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EVENT REPORT | CIRCULAR WAYS: Promoting circular approaches in wastewater treatment

On 29 June 2023, more than 120 people attended in person or online the seminar that Aqua Publica Europea co-organised with Acque Veronesi and Viveracqua to explore the complex combination of appropriate regulatory framework, new technologies and effective coordination between different sectors and stakeholders needed to achieve a shift to circularity in wastewater treatment.

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Adopting circular approaches to wastewater treatment offers real opportunities to achieve societal objectives on waste minimisation, sustainable agriculture and energy generation, and holds clear environmental and geo-political benefits. However, the transition to circularity requires a complex combination of an appropriate regulatory framework, new technologies, and effective coordination between different sectors and stakeholders.

On 29 June 2023, Aqua Publica Europea organised, in partnership with its members Viveracqua and Acque Veronesi, the public seminar "CIRCULAR WAYS: Promoting circular approaches in wastewater treatment" in Verona, Italy, to explore the conditions for accelerating the shift towards a circular approach through insightful contributions from water operators, policymakers and stakeholders.

Following  an introductory presentation by Nele-Frederike Rosenstock, Policy Officer at the European Commission’s DG Environment, who summarised the main policy developments on circularity at EU level, with a focus on the ongoing revision of the Urban Wastewater Treatment Directive and on the recent evaluation of the Sewage Sludge Directive, the first part of the seminar was dedicated to exploring concrete examples of circular strategies at regional and local level.

Jon Rathjen, Deputy Director for Water Policy & DECC Operations at the Scottish Government, illustrated Scottish Water’s journey from turning sludge into a resource: thanks to a comprehensive strategy, Scotland’s wastewater sector  now produces 3% of the nation’s energy needs.

Gudrun Winkler, Senior Advisor to the Head of the Systems and Technology Department at Hamburg Wasser, shared the approach to neutrality and nutrient recovery of the public operator that manages Germany’s biggest wastewater treatment plant: this approach is based on an incineration plant that produces 62 GWh/year of electricity and 80 GWh/year of heat (an expansion of the plant is currently planned), while a multi-stage flue gas cleaning process ensures that gas emissions remain well below legal limits; phosphorus and other residues are then recovered for use in agriculture and other industrial sectors.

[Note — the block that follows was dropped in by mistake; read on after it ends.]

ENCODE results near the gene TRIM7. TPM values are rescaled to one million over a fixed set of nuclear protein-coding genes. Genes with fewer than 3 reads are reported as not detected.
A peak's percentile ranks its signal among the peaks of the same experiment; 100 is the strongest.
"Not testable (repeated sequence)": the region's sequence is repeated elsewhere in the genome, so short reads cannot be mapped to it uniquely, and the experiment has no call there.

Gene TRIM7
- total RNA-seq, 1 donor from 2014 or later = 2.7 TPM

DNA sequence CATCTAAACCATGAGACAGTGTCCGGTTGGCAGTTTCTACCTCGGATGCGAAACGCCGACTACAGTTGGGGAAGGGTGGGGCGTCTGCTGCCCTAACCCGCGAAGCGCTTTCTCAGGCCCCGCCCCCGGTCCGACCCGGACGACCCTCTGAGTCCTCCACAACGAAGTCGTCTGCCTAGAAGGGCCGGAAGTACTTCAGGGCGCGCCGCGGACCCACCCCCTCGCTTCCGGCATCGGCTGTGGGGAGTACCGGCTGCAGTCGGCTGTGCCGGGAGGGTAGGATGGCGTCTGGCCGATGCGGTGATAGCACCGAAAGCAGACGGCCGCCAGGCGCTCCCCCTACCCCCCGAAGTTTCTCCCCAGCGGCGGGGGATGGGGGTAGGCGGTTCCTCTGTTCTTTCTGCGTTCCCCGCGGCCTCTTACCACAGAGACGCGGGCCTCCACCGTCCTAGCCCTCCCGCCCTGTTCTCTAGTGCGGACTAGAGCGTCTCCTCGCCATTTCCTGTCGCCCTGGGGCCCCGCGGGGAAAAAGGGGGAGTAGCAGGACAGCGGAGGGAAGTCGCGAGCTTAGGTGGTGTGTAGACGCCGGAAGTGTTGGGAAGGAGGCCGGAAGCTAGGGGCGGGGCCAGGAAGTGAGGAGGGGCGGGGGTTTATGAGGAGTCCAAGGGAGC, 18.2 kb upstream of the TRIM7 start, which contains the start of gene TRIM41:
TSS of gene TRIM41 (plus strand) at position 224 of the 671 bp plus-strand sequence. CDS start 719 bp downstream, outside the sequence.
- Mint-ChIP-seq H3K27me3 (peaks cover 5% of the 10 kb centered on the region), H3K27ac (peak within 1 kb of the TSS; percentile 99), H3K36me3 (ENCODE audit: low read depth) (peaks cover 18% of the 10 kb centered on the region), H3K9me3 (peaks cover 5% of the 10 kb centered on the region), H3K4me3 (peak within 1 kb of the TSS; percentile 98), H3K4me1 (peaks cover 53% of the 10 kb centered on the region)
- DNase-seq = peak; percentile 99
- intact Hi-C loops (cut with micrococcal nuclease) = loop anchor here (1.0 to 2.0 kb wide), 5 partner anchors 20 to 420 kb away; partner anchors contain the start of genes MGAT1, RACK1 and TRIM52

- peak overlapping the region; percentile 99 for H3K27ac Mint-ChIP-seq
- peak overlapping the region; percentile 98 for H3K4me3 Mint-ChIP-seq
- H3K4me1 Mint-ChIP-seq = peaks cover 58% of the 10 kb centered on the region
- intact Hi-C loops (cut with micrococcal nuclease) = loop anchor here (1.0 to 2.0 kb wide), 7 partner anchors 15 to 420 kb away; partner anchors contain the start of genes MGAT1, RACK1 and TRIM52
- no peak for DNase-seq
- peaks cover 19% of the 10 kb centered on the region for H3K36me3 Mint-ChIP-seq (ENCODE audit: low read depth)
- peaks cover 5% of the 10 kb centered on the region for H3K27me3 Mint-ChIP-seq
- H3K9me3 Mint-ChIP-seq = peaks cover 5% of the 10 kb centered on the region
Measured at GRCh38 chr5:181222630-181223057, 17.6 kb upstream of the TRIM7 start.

Paolo Giandon, Director of the Environment and Ecological Transition Department at the Veneto Region, presented the “Waste Management Plan” of the Northern Italian region, which provides for different “sludge disposal routes” depending on sludge quality. Giandon also pointed out that, while the Veneto region’s strategy is aligned with the EU’s waste hierarchy, a revision of the Sewage Sludge Directive would be welcome to address some of the emerging controversies surrounding the reuse of sludge in agriculture.

After reviewing existing approaches and strategies, the second session was dedicated to exploring promising research avenues and innovation solutions.

The session was opened by Bertrand Vallet, Policy Officer at the European Commission’s DG Research and Innovation, who provided an insight into the Commission’s research agenda on circularity. He mentioned the implementation of large-scale circular systems for the reuse of water and  sludge  as one of the research priorities that will be supported under the Horizon Programme.

Vallet’s contribution was followed by the presentation of two innovative projects currently being implemented by APE members. Enrico Pezzoli, President of Como Acqua, presented the plan for a new co-incineration plant, which will be co-financed under the Recovery Fund and which is complemented by nature-based solutions for an integrated approach to circularity. Marco Blazina, Head of Wastewater Operations at MM, presented the results of a pilot plant for thermal valorisation and nutrient recovery which, by integrating the process into the treatment plant rather than into a separate unit, increases efficiency and makes it a suitable solution also for small scale treatment plants.

The seminar then closed with a panel discussion addressing the framework conditions to step up circularity. Veronica Santoro, Brussels Representative of the European Sustainable Phosphorous Platform, emphasised that a plurality of effective approaches to circularity already exists and presented concrete examples to illustrate them; she also stressed the importance of communication and stakeholder engagement to ensure adequate societal support to circularity. David Bolzonella, from the University of Verona, agreed with Santoro that there is a plurality of approaches available, and there is no silver bullet to solve the issue of sludge management. He also argued that society is definitely moving away from an ‘end-of-pipe’ approach to wastewater and that treatment plants are being transformed into ‘bio-refineries’ capable of recovering precious substances; the problem is that the end markets for these substances are not yet stable, due to a lack of quality and regulatory standards and consumers’ mistrust. Regarding the issue of unstable end markets, Vallet also highlighted the lack of a ‘critical mass’ or critical quantity of recovered materials that can underpin investments in supply chains. All panellists agreed that, whilst there is not a one-size-fits-all solution to circularity and approaches can be combined according to contextual conditions, political choices on the appropriate mix must nevertheless be made at national and local level to bolster circularity.